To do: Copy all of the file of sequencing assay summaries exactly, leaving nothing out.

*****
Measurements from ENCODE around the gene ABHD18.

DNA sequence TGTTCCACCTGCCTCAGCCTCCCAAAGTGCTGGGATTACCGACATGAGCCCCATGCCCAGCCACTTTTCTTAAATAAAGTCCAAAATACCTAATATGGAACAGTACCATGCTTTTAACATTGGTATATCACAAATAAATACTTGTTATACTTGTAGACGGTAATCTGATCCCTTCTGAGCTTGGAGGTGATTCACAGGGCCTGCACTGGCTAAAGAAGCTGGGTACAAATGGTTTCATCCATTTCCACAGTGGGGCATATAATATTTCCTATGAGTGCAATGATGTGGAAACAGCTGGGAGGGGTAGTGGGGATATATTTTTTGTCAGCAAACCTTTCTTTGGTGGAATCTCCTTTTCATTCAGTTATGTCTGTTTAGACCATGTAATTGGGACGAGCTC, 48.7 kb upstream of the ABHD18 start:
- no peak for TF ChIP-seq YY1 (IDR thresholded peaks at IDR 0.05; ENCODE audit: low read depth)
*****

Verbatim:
Measurements from ENCODE around the gene ABHD18.

DNA sequence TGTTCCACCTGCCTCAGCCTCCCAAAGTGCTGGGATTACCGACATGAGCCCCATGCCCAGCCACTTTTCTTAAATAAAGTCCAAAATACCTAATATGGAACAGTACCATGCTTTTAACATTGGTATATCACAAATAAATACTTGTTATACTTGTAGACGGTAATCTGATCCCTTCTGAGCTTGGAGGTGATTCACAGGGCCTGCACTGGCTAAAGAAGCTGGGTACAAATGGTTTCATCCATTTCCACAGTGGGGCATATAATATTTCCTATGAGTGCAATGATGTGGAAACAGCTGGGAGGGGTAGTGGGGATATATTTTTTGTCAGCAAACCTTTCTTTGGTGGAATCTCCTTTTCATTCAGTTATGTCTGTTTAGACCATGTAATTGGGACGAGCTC, 48.7 kb upstream of the ABHD18 start:
- no peak for TF ChIP-seq YY1 (IDR thresholded peaks at IDR 0.05; ENCODE audit: low read depth)